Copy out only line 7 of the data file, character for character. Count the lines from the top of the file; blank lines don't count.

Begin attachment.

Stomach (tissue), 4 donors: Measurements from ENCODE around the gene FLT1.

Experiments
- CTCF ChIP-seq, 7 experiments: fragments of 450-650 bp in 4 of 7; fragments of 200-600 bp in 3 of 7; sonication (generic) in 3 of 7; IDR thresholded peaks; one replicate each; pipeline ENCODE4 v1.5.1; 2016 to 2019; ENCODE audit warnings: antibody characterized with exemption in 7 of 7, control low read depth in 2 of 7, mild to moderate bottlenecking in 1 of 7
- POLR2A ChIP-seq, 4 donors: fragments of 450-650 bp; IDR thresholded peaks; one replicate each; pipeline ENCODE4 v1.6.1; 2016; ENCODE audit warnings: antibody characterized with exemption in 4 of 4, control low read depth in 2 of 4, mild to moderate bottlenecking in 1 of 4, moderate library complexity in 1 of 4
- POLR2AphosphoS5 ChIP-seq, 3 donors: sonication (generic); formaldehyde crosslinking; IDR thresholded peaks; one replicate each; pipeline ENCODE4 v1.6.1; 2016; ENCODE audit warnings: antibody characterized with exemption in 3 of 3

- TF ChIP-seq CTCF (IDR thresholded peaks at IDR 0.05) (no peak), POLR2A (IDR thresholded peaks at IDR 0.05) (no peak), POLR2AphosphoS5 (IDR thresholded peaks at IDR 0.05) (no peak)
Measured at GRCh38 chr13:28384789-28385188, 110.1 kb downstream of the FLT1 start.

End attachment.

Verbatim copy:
Measured at GRCh38 chr13:28384789-28385188, 110.1 kb downstream of the FLT1 start.